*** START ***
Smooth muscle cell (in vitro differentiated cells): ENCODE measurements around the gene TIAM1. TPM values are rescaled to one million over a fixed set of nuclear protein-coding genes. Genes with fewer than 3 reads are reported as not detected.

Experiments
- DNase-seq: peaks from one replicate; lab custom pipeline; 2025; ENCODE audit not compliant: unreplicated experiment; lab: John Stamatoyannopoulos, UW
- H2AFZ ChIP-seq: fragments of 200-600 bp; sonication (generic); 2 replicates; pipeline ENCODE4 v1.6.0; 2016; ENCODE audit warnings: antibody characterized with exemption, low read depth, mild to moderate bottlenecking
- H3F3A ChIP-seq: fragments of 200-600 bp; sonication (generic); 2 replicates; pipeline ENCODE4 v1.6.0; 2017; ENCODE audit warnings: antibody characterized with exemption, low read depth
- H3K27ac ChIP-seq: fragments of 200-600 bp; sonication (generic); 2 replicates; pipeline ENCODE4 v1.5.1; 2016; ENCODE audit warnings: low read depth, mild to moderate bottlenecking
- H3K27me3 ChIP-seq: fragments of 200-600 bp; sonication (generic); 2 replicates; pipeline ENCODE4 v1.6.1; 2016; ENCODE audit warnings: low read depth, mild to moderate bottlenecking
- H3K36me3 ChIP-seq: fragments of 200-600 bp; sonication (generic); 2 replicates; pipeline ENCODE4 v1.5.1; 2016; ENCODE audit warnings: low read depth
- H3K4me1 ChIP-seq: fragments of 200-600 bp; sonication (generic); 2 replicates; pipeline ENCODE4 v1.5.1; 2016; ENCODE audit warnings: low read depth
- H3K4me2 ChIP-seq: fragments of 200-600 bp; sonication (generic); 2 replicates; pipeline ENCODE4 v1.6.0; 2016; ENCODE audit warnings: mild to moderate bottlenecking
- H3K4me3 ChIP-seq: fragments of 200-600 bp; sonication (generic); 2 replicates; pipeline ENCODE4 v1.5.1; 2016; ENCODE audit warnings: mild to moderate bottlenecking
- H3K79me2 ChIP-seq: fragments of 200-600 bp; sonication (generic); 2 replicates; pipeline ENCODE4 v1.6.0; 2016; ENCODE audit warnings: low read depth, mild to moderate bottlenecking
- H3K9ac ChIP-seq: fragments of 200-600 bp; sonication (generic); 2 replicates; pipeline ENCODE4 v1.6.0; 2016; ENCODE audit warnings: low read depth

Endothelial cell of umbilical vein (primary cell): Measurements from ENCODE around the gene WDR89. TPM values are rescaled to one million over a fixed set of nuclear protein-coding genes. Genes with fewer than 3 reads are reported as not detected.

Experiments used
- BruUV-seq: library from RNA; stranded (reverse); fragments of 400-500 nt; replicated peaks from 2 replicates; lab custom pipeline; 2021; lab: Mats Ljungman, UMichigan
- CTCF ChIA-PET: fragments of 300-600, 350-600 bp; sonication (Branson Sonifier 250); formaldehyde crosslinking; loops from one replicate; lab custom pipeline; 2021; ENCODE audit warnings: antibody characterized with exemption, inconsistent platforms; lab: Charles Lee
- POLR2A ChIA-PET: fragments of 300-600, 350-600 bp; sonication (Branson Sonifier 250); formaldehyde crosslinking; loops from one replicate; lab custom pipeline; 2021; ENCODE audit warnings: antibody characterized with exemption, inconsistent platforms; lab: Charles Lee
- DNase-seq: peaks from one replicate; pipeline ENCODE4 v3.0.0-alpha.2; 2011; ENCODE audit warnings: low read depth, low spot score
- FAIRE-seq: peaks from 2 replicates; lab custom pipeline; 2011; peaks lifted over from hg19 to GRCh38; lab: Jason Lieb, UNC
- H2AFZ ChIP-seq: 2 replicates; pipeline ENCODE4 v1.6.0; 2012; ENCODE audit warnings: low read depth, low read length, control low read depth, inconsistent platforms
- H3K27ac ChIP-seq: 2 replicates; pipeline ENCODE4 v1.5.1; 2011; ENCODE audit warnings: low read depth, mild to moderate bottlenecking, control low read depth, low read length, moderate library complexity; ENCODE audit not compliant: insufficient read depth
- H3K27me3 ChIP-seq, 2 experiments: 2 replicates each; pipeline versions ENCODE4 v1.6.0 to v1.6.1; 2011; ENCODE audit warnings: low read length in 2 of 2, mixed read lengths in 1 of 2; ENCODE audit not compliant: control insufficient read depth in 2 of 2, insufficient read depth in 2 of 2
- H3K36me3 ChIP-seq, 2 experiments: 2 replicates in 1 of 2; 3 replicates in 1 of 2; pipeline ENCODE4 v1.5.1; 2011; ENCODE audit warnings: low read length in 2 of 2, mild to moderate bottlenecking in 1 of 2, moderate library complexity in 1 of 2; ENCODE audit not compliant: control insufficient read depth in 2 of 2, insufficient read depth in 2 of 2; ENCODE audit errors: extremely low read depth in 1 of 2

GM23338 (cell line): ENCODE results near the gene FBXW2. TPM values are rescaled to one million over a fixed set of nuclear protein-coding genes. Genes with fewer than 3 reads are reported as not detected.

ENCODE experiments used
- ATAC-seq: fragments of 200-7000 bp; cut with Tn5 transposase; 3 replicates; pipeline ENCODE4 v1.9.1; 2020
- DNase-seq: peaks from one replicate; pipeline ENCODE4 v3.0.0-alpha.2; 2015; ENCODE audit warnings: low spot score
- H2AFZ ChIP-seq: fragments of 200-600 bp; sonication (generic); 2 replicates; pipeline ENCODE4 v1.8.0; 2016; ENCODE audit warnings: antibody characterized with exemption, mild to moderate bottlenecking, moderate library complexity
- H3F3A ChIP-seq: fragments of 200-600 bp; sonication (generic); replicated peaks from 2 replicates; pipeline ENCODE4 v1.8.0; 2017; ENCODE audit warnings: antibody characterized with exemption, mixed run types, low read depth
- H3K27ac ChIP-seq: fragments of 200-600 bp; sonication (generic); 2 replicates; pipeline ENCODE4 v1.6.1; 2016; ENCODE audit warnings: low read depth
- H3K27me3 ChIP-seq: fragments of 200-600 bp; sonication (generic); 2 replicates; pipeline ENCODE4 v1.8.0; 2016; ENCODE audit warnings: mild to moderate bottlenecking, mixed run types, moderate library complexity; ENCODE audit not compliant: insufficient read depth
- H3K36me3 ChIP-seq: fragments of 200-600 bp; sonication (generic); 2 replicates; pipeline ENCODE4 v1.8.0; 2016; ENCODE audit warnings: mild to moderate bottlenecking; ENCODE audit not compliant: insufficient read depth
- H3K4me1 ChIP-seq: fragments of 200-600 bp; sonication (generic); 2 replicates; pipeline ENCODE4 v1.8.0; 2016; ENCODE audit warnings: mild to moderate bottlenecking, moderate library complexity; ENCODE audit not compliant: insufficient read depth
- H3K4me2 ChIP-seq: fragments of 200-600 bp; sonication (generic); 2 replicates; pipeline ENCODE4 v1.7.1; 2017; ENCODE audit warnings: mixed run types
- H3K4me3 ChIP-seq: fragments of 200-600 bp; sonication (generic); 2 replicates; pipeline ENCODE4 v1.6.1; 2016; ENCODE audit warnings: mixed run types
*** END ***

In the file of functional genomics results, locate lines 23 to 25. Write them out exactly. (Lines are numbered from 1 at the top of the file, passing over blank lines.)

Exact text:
- H3K27me3 ChIP-seq, 2 experiments: 2 replicates each; pipeline versions ENCODE4 v1.6.0 to v1.6.1; 2011; ENCODE audit warnings: low read length in 2 of 2, mixed read lengths in 1 of 2; ENCODE audit not compliant: control insufficient read depth in 2 of 2, insufficient read depth in 2 of 2
- H3K36me3 ChIP-seq, 2 experiments: 2 replicates in 1 of 2; 3 replicates in 1 of 2; pipeline ENCODE4 v1.5.1; 2011; ENCODE audit warnings: low read length in 2 of 2, mild to moderate bottlenecking in 1 of 2, moderate library complexity in 1 of 2; ENCODE audit not compliant: control insufficient read depth in 2 of 2, insufficient read depth in 2 of 2; ENCODE audit errors: extremely low read depth in 1 of 2

GM23338 (cell line): ENCODE results near the gene FBXW2. TPM values are rescaled to one million over a fixed set of nuclear protein-coding genes. Genes with fewer than 3 reads are reported as not detected.